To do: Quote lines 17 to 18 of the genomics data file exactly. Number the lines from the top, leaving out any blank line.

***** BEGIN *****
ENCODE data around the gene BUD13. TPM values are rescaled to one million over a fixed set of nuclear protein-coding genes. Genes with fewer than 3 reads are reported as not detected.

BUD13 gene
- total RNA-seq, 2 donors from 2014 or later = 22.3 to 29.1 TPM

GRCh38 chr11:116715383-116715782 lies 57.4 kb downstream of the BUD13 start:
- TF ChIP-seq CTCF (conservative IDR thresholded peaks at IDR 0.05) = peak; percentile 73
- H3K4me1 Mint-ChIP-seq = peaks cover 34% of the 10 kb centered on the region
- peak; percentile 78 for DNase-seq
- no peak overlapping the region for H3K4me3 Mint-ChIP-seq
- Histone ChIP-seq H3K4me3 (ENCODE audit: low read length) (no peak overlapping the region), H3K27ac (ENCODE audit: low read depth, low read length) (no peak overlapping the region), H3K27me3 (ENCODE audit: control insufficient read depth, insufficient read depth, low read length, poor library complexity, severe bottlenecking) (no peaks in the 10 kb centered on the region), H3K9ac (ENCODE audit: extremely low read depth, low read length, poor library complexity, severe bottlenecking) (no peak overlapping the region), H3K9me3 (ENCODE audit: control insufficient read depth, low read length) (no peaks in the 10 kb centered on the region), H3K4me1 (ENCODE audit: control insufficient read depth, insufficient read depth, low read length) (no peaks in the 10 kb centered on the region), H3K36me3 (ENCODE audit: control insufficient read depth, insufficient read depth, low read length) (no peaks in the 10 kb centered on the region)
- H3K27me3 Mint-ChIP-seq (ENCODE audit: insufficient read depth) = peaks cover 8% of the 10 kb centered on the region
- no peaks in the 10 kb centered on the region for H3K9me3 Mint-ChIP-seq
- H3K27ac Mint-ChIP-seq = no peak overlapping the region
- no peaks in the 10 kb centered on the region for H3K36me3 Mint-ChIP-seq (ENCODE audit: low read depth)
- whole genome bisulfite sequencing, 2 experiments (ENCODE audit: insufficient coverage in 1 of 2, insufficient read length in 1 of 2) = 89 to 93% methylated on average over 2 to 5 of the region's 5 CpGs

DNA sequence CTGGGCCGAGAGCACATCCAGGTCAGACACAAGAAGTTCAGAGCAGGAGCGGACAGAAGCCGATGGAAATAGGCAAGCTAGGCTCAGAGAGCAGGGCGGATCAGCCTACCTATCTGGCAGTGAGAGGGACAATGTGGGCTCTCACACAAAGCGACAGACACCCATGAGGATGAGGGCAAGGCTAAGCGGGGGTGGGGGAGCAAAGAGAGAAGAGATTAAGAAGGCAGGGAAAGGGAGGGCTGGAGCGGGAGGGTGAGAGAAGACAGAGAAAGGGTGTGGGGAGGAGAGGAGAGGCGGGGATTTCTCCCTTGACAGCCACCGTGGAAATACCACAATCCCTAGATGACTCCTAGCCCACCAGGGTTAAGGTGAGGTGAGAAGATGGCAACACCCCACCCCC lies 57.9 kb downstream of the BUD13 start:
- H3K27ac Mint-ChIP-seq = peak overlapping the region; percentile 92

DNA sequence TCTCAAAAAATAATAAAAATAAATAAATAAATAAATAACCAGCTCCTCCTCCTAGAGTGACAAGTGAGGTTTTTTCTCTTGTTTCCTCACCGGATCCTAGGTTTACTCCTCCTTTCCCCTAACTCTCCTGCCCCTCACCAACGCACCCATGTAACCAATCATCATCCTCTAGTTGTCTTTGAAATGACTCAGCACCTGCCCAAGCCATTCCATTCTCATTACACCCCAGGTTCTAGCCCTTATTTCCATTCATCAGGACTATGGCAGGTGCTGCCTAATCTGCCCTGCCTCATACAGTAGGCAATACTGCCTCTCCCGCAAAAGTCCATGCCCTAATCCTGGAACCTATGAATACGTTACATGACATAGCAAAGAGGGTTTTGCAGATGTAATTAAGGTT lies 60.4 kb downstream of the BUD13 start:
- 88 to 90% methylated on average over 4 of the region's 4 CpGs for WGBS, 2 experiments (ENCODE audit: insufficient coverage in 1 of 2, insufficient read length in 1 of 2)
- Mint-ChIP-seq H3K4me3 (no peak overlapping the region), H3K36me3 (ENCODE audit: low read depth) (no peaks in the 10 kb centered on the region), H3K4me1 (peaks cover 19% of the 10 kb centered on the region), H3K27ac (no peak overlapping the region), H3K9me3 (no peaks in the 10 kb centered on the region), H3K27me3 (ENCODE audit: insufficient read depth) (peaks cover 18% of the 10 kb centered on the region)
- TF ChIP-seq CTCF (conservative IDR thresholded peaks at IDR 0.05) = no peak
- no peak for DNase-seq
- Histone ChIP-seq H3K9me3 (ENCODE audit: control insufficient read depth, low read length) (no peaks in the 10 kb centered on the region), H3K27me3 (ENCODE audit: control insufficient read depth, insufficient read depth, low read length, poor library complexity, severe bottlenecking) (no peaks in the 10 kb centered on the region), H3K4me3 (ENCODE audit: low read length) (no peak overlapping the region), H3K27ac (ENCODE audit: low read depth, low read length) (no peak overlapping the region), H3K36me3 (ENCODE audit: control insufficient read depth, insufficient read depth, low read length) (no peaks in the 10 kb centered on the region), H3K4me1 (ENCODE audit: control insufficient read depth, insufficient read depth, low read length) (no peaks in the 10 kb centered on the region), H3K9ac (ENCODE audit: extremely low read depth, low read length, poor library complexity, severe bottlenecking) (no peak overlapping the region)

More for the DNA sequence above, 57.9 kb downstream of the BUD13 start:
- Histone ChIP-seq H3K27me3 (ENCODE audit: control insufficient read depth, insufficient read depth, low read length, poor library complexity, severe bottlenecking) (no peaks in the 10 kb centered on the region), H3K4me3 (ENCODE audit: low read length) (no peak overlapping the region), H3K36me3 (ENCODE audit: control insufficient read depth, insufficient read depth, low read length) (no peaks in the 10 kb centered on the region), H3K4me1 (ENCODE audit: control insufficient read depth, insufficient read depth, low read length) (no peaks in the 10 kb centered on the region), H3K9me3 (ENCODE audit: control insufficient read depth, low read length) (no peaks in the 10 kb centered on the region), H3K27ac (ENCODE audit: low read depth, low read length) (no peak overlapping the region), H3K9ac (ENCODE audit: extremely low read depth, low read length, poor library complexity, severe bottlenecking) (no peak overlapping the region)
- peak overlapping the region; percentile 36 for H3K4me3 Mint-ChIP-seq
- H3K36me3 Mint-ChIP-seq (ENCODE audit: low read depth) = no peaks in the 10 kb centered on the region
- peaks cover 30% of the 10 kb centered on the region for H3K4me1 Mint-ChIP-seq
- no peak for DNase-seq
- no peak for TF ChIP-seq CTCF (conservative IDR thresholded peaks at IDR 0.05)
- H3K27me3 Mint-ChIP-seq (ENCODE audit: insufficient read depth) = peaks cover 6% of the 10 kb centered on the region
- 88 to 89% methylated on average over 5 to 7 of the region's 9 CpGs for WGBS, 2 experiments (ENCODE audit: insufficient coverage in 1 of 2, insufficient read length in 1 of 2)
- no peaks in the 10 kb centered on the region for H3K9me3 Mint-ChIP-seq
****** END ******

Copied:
DNA sequence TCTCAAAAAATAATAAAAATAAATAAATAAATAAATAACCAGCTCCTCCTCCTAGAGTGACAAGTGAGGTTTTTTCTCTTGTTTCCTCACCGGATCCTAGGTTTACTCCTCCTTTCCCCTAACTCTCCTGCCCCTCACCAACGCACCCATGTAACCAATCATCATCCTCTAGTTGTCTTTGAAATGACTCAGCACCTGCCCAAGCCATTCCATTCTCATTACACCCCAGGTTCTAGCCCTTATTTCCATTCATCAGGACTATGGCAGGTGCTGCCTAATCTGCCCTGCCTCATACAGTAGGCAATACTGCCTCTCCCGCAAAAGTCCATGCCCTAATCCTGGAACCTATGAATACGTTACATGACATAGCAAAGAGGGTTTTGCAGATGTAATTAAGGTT lies 60.4 kb downstream of the BUD13 start:
- 88 to 90% methylated on average over 4 of the region's 4 CpGs for WGBS, 2 experiments (ENCODE audit: insufficient coverage in 1 of 2, insufficient read length in 1 of 2)